Updated from 4:16 p.m. EDT
Stocks soared Wednesday after the
latest policy statement took a seemingly softer tone about interest rate tightening.
Dow Jones Industrial Average
surged 159.42 points, or 1.3%, to 12,447.52. The
added 24.10 points, or 1.71%, to 1435.04, and the
gained 47.71 points, or 1.98%, to 2455.92.
With the rally, the Dow is now just 15 points below the unchanged mark for the year. Both the S&P 500 and Nasdaq moved back in positive territory for the year.
The major averages spent much of the day treading water before the Federal Open Market Committee's 2:15 p.m. EDT policy statement. The central bank decided to keep its federal funds target unchanged at 5.25% for the sixth straight meeting, an outcome that had been widely expected on Wall Street.
The FOMC said in its policy statement that while recent indicators have been "mixed" and the adjustment in the housing sector is ongoing, "the economy seems likely to continue to expand at a moderate pace over coming quarters."
The Fed also said that readings on core inflation "have been somewhat elevated," and that "the committee's predominant policy concern remains the risk that inflation will fail to moderate as expected."
However, the Fed dropped the pronouncement that the "extent and timing of any additional firming that may be needed" will depend on economic data, and instead used the more neutral term of "future policy adjustments."
"This is a grudging removal of the tightening bias," said Ian Shepherdson, chief economist with High Frequency Economics. "The Fed is not quite as worried about inflation but is not yet sufficiently relaxed to abandon the idea it might have to hike again. Despite 'mixed' data and the 'ongoing' housing 'adjustment,' the Fed still expects 'moderate' growth."
Paul Mendelsohn, chief investment officer with Windham Financial, interpreted the Fed's comments as a little hawkish.
"The change to inflation speak is really disconcerting," he said. "Still, the statement showed some confidence in that nothing is abnormal or unusual. The market looks like it wants to go higher and test technical levels."
Treasuries also rallied after the announcement. The 10-year note climbed 10/32 in price, yielding 4.53%, and the 30-year bond was up 5/32 and yielding 4.70%. The dollar was rising against other major currencies.
Roughly 3.16 billion shares changed hands on the
New York Stock Exchange
. Advancers beat decliners by a 9-to-2 margin. Volume on the Nasdaq reached 2.19 billion shares, with winners outpacing losers 11 to 4.
The Philadelphia Housing Sector Index also jumped following the Fed's announcement, ending higher by 2.6%. Also on the winning side, the Amex Airline Index rose 3%, the NYSE Financial Sector Index gained 2.2%, and the Philadelphia Semiconductor Sector Index climbed 1.7%.
Elsewhere, energy prices were higher following the Energy Department's weekly inventory report. The new front-month May contract was higher by 36 cents to $59.61 a barrel, and natural gas jumped 25 cents to $7.16 per million British thermal units.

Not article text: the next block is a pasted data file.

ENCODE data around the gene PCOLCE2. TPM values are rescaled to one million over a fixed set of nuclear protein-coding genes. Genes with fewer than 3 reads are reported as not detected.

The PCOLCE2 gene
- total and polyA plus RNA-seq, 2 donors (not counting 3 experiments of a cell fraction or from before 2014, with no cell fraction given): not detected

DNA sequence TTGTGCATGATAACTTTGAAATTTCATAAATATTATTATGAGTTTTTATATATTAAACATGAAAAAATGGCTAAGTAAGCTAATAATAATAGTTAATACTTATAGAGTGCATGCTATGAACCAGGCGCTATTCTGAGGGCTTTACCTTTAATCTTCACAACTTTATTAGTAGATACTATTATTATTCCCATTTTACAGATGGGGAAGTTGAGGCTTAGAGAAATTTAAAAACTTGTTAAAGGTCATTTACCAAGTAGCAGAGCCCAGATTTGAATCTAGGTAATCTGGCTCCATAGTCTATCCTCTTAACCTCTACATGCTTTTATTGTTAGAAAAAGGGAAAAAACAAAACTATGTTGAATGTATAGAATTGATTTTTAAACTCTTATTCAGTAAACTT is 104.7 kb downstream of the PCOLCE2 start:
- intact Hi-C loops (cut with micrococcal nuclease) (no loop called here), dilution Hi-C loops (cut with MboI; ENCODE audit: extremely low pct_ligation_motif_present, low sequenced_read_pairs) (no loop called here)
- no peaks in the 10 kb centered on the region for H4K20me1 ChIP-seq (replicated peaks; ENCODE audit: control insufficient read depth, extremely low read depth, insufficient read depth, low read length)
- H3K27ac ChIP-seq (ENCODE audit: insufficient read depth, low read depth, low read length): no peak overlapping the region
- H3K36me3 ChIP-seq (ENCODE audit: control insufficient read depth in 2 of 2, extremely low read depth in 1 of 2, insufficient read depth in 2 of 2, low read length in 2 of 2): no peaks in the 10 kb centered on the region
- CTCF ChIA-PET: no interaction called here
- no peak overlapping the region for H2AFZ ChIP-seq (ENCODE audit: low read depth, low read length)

Earlier, the Energy Department's report showed a greater-than-expected build of 4 million barrels in crude inventories. However, gasoline stocks fell by 3.4 million barrels, more than double expectations, and distillate inventories declined by 1.7 million barrels.
Metals prices were mixed. Gold added $1 to finish at $660 an ounce and silver was lower by 5 cents at $12.32 an ounce.
Turning to the earnings front, after the previous close,
got past analysts' sales and profit expectations in the third quarter. The midpoint of the company's guidance for the current quarter was a bit short of estimates, but the software maker's shares still added 62 cents, or 3.5%, to close at $18.17.
Also better than the consensus forecast was
, whose shares rose $2.56, or 6.3%, to $43.30.
surged by analysts' earnings targets, becoming the latest big investment bank to post strong quarterly numbers. Morgan Stanley climbed $5.22, or 6.9%, to end at $81.33.
said its quarterly revenue climbed more than 7% year over year, and the company offered in-line guidance for the fourth quarter and fiscal year. However, the company said 2008 earnings may decline because of a slowing economy, and shares eased $1.30, or 1.2%, at $110.99.
Among ratings moves, JPMorgan upgraded
to overweight from neutral, while Goldman Sachs raised
to buy from neutral. Clorox gained 2.9% to $64.68, while OfficeMax rose 4.7% to $53.10.
Meanwhile, Prudential cut
to neutral from overweight and
to underweight from overweight. Alcoa lost 0.7% to $33.85, while Alcan edged 0.2% higher to $53.20.
Asia's stocks were mostly higher overnight. Hong Kong's Hang Seng gained 0.8%, and China's Shanghai and Shenzhen 300 was up 1.1%. Japan's markets were closed. Europe was also stronger, with London's FTSE 100 rose 0.5% and Frankfurt's Xetra DAX added 0.2%.